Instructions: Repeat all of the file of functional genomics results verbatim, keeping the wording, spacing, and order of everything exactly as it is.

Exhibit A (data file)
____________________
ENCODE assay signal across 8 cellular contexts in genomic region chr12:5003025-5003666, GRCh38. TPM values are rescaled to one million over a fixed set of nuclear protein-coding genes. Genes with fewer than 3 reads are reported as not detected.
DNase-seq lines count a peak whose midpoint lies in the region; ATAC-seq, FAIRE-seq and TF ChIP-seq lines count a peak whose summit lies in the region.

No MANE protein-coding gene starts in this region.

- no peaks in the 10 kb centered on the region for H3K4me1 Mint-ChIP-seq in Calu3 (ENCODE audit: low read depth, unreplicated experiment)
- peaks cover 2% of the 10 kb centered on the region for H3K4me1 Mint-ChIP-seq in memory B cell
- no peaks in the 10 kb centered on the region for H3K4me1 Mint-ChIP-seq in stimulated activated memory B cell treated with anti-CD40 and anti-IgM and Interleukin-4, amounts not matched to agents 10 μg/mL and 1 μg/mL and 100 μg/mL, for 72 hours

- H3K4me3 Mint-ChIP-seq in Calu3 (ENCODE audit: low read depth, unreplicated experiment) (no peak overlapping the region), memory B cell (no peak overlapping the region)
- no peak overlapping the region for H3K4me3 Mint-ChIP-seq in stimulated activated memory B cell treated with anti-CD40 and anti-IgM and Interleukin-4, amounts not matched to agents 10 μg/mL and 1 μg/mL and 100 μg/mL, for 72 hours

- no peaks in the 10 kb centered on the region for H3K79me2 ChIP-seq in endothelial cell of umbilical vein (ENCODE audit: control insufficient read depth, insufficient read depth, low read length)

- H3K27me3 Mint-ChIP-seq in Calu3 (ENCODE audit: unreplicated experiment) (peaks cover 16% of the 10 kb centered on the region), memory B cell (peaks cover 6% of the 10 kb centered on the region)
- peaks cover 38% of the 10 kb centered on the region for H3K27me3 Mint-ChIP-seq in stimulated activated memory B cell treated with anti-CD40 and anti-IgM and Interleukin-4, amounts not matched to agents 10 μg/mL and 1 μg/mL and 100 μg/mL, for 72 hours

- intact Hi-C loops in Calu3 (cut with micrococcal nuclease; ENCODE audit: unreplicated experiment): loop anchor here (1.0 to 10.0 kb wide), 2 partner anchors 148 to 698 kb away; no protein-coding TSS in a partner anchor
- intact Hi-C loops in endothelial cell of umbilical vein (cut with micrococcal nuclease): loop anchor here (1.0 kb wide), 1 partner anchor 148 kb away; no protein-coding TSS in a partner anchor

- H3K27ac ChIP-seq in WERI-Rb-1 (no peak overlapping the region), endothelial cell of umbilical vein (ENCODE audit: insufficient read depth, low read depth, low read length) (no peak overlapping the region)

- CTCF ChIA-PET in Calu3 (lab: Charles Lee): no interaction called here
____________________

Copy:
ENCODE assay signal across 8 cellular contexts in genomic region chr12:5003025-5003666, GRCh38. TPM values are rescaled to one million over a fixed set of nuclear protein-coding genes. Genes with fewer than 3 reads are reported as not detected.
DNase-seq lines count a peak whose midpoint lies in the region; ATAC-seq, FAIRE-seq and TF ChIP-seq lines count a peak whose summit lies in the region.

No MANE protein-coding gene starts in this region.

- no peaks in the 10 kb centered on the region for H3K4me1 Mint-ChIP-seq in Calu3 (ENCODE audit: low read depth, unreplicated experiment)
- peaks cover 2% of the 10 kb centered on the region for H3K4me1 Mint-ChIP-seq in memory B cell
- no peaks in the 10 kb centered on the region for H3K4me1 Mint-ChIP-seq in stimulated activated memory B cell treated with anti-CD40 and anti-IgM and Interleukin-4, amounts not matched to agents 10 μg/mL and 1 μg/mL and 100 μg/mL, for 72 hours

- H3K4me3 Mint-ChIP-seq in Calu3 (ENCODE audit: low read depth, unreplicated experiment) (no peak overlapping the region), memory B cell (no peak overlapping the region)
- no peak overlapping the region for H3K4me3 Mint-ChIP-seq in stimulated activated memory B cell treated with anti-CD40 and anti-IgM and Interleukin-4, amounts not matched to agents 10 μg/mL and 1 μg/mL and 100 μg/mL, for 72 hours

- no peaks in the 10 kb centered on the region for H3K79me2 ChIP-seq in endothelial cell of umbilical vein (ENCODE audit: control insufficient read depth, insufficient read depth, low read length)

- H3K27me3 Mint-ChIP-seq in Calu3 (ENCODE audit: unreplicated experiment) (peaks cover 16% of the 10 kb centered on the region), memory B cell (peaks cover 6% of the 10 kb centered on the region)
- peaks cover 38% of the 10 kb centered on the region for H3K27me3 Mint-ChIP-seq in stimulated activated memory B cell treated with anti-CD40 and anti-IgM and Interleukin-4, amounts not matched to agents 10 μg/mL and 1 μg/mL and 100 μg/mL, for 72 hours

- intact Hi-C loops in Calu3 (cut with micrococcal nuclease; ENCODE audit: unreplicated experiment): loop anchor here (1.0 to 10.0 kb wide), 2 partner anchors 148 to 698 kb away; no protein-coding TSS in a partner anchor
- intact Hi-C loops in endothelial cell of umbilical vein (cut with micrococcal nuclease): loop anchor here (1.0 kb wide), 1 partner anchor 148 kb away; no protein-coding TSS in a partner anchor

- H3K27ac ChIP-seq in WERI-Rb-1 (no peak overlapping the region), endothelial cell of umbilical vein (ENCODE audit: insufficient read depth, low read depth, low read length) (no peak overlapping the region)

- CTCF ChIA-PET in Calu3 (lab: Charles Lee): no interaction called here